BW: You’ve recorded music from Crumb, Lansky, Carter, Machover, and more, can you recall the most challenging new music project/work you’ve ever undertaken?
DS: I’m pretty sure it would be the second guitar concerto by Poul Ruders— his stunning “Paganini Variations“. Among other difficulties, this piece has a lot of very rapid passage work above the 12th fret. I fingered and learned the piece on a fairly standard instrument, later coming to the realization that the piece would flow much more musically if I had an instrument with a cutaway. The English luthier Gary Southwell built me that instrument, and the guitar helped tremendously in my ability to phrase the piece naturally. Another reason that this piece was so challenging was that it carried the unmistakeable feel of a true masterpiece. When one finds such inspiration and brilliance in a composition, it inspires the performer to find the best possible solutions and interpretation.
BW: You recently came out with a new recording of Giuliani and also have been performing a number of Matiegka’s works live. What draws you to period guitar work amidst all the new music work?
DS: Much of the music on that Giuliani disc is performed on modern guitars, though some was played on a 1923 Herman Hauser guitar built in the old Viennese style, with adjustable action. These days I am often playing on modern guitars, even for 19th century music. I have learned a lot from playing on older instruments. Hopefully some of this comes through on the modern guitar performances.
As far as why I like playing the 19th century repertoire, it’s simply what I’ve done throughout my guitar-playing life. And I’m still discovering new “old” pieces that connect the guitar to the great classical and romantic tradition. Unlike the piano repertoire, where most of the masterpieces have been published, digested, performed, and recorded, our knowledge of the guitar repertoire is still growing. In the end, for me, there’s not much difference at all between pursuing either side of the menu.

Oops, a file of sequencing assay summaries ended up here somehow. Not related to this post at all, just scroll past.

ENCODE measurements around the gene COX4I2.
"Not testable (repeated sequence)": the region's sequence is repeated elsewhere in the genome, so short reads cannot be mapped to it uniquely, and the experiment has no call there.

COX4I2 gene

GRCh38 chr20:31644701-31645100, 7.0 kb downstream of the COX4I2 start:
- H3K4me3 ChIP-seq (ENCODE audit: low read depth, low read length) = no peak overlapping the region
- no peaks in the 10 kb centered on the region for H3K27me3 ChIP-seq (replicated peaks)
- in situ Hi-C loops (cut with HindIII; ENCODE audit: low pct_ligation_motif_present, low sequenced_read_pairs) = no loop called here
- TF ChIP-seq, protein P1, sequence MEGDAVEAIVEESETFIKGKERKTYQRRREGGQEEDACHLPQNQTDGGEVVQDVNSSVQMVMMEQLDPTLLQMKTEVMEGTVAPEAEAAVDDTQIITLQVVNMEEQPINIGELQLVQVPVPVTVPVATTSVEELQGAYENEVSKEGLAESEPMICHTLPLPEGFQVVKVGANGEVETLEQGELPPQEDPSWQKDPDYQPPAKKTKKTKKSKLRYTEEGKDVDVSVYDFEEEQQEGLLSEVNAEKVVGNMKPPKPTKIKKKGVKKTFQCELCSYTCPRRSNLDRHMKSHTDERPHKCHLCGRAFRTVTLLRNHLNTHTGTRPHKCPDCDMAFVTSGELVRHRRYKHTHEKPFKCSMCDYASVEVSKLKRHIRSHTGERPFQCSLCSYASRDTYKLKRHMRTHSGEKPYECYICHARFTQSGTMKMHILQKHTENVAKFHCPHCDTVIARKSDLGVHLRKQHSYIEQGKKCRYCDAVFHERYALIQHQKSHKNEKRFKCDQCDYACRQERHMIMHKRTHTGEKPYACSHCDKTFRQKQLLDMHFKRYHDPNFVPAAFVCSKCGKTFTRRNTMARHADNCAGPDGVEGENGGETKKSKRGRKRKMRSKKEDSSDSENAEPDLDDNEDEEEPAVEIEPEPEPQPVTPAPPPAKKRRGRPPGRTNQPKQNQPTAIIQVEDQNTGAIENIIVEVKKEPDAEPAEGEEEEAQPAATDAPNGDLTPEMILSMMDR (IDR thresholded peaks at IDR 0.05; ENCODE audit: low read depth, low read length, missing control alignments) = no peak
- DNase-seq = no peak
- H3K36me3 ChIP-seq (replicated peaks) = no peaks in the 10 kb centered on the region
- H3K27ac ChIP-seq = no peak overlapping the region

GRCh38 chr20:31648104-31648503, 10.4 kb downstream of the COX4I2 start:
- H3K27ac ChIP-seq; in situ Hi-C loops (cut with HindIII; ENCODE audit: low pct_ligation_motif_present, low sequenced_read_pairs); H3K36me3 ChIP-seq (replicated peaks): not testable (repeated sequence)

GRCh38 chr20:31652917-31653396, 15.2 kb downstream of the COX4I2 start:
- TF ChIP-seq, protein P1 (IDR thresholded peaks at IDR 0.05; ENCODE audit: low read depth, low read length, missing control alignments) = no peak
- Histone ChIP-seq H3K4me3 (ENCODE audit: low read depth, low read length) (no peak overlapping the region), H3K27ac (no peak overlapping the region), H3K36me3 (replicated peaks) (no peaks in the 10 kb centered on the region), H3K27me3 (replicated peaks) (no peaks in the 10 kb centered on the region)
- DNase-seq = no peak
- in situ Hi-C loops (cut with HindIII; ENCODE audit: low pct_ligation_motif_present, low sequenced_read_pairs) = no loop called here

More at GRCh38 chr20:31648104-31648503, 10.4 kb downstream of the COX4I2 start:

BW: What have been some of the ups and downs of having a foot firmly in two worlds, that of new music and period guitar work?
DS: The ups are all about experience and knowledge. Becoming a broader musician. The biggest down was when I’ve had to travel on planes with two guitars!
BW: Many people find it difficult to seek out new music guitarists and composers, can you recommend some players and/or composers who are doing exciting work for guitar?
DS: There are so many today. This is why the scene is so vital. I’ll speak here about a few composers who have written for me. First, the Danish composer Poul Ruders. He has written solos, two concertos, and wonderful chamber music. Ruders has a very individual voice, and composes for a highly skilled player. Paul Lansky has also made a terrific contribution to the guitar literature. A piece like Lansky’s “Partita” fuses jazz elements with savvy compositional skills in a very persuasive manner. Lansky has also composed a beautiful guitar concerto, “With the Grain”. William Bland is another composer that has written a great deal of valuable guitar repertoire. He’s currently at work on a set of Madrigals for soprano and 4 guitars. Bland’s set of 48 Preludes (a double set of pieces in all of the major and minor keys!) is full of little gems.